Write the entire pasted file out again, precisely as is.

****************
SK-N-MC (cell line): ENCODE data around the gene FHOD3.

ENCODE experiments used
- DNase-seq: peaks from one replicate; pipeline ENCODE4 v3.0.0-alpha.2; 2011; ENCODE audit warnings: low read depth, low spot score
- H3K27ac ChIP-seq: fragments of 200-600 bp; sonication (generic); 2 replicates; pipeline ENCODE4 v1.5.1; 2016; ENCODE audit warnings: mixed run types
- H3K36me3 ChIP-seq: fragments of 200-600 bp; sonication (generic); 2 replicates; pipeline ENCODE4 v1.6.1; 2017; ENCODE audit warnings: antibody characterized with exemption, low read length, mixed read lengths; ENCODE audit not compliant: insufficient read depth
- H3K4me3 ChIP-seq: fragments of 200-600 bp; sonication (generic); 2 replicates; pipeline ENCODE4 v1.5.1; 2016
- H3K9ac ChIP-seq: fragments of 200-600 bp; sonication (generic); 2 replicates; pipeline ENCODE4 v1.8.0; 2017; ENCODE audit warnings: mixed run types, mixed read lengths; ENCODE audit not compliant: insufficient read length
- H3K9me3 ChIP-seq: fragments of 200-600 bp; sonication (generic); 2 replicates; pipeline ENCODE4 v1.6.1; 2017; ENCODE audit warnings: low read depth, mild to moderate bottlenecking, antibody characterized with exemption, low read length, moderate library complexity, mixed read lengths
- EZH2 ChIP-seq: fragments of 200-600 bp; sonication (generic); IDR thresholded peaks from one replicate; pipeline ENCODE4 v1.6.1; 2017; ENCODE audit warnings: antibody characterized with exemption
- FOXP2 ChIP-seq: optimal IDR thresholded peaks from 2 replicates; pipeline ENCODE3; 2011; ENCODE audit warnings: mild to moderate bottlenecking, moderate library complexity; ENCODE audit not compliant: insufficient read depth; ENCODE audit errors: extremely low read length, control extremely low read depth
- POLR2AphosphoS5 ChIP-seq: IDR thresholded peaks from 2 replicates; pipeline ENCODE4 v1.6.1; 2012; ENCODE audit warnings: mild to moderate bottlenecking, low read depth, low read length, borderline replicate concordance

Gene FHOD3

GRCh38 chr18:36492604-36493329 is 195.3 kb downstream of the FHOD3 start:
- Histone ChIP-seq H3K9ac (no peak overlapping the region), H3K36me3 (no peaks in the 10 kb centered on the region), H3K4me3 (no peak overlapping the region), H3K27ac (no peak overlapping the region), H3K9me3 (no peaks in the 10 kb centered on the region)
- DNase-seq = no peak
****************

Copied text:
SK-N-MC (cell line): ENCODE data around the gene FHOD3.

ENCODE experiments used
- DNase-seq: peaks from one replicate; pipeline ENCODE4 v3.0.0-alpha.2; 2011; ENCODE audit warnings: low read depth, low spot score
- H3K27ac ChIP-seq: fragments of 200-600 bp; sonication (generic); 2 replicates; pipeline ENCODE4 v1.5.1; 2016; ENCODE audit warnings: mixed run types
- H3K36me3 ChIP-seq: fragments of 200-600 bp; sonication (generic); 2 replicates; pipeline ENCODE4 v1.6.1; 2017; ENCODE audit warnings: antibody characterized with exemption, low read length, mixed read lengths; ENCODE audit not compliant: insufficient read depth
- H3K4me3 ChIP-seq: fragments of 200-600 bp; sonication (generic); 2 replicates; pipeline ENCODE4 v1.5.1; 2016
- H3K9ac ChIP-seq: fragments of 200-600 bp; sonication (generic); 2 replicates; pipeline ENCODE4 v1.8.0; 2017; ENCODE audit warnings: mixed run types, mixed read lengths; ENCODE audit not compliant: insufficient read length
- H3K9me3 ChIP-seq: fragments of 200-600 bp; sonication (generic); 2 replicates; pipeline ENCODE4 v1.6.1; 2017; ENCODE audit warnings: low read depth, mild to moderate bottlenecking, antibody characterized with exemption, low read length, moderate library complexity, mixed read lengths
- EZH2 ChIP-seq: fragments of 200-600 bp; sonication (generic); IDR thresholded peaks from one replicate; pipeline ENCODE4 v1.6.1; 2017; ENCODE audit warnings: antibody characterized with exemption
- FOXP2 ChIP-seq: optimal IDR thresholded peaks from 2 replicates; pipeline ENCODE3; 2011; ENCODE audit warnings: mild to moderate bottlenecking, moderate library complexity; ENCODE audit not compliant: insufficient read depth; ENCODE audit errors: extremely low read length, control extremely low read depth
- POLR2AphosphoS5 ChIP-seq: IDR thresholded peaks from 2 replicates; pipeline ENCODE4 v1.6.1; 2012; ENCODE audit warnings: mild to moderate bottlenecking, low read depth, low read length, borderline replicate concordance

Gene FHOD3

GRCh38 chr18:36492604-36493329 is 195.3 kb downstream of the FHOD3 start:
- Histone ChIP-seq H3K9ac (no peak overlapping the region), H3K36me3 (no peaks in the 10 kb centered on the region), H3K4me3 (no peak overlapping the region), H3K27ac (no peak overlapping the region), H3K9me3 (no peaks in the 10 kb centered on the region)
- DNase-seq = no peak